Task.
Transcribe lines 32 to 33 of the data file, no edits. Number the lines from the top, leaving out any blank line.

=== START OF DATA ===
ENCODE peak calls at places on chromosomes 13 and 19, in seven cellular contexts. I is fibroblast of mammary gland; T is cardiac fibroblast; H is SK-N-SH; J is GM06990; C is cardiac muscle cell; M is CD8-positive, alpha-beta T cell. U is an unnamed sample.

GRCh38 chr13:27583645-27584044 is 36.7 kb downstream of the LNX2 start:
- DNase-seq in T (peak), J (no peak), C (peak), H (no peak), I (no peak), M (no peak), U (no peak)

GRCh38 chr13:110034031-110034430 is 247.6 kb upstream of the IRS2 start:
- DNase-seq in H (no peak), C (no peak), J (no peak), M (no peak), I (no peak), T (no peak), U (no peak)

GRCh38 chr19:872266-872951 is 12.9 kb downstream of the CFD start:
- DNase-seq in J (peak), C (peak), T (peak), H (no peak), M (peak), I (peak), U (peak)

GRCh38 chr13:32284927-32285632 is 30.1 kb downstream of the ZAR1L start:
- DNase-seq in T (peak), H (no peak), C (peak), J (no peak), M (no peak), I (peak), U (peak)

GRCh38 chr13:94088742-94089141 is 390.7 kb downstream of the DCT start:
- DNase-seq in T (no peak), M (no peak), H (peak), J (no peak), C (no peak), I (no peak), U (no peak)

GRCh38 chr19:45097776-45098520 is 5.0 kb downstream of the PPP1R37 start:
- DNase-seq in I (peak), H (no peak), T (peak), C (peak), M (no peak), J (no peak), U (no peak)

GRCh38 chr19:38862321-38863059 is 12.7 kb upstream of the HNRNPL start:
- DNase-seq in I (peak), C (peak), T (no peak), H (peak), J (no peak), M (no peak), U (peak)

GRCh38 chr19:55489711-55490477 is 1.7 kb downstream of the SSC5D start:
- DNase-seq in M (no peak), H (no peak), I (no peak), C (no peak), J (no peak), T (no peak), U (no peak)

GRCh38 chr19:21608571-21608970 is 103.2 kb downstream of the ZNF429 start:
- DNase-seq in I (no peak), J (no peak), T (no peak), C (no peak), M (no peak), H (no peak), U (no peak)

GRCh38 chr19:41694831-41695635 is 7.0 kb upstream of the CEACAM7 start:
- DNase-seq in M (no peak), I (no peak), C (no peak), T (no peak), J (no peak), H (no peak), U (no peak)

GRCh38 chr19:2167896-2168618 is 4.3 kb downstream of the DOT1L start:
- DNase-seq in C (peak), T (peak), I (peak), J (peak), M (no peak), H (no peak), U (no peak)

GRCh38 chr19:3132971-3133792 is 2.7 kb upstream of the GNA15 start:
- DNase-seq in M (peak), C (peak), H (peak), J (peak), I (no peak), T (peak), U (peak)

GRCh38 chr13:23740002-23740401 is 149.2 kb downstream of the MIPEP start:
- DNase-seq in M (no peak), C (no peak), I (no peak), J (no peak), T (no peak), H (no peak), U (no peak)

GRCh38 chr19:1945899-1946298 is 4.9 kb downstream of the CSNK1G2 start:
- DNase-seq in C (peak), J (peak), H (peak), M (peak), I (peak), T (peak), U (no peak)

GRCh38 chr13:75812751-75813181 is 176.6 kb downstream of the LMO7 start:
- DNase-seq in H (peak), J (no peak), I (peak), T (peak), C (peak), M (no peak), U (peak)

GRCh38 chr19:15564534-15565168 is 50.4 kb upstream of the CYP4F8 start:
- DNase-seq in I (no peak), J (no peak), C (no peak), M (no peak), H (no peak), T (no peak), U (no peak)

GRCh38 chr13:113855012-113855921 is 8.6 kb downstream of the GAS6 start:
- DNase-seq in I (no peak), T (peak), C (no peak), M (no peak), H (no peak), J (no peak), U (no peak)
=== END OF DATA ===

GRCh38 chr19:15564534-15565168 is 50.4 kb upstream of the CYP4F8 start:
- DNase-seq in I (no peak), J (no peak), C (no peak), M (no peak), H (no peak), T (no peak), U (no peak)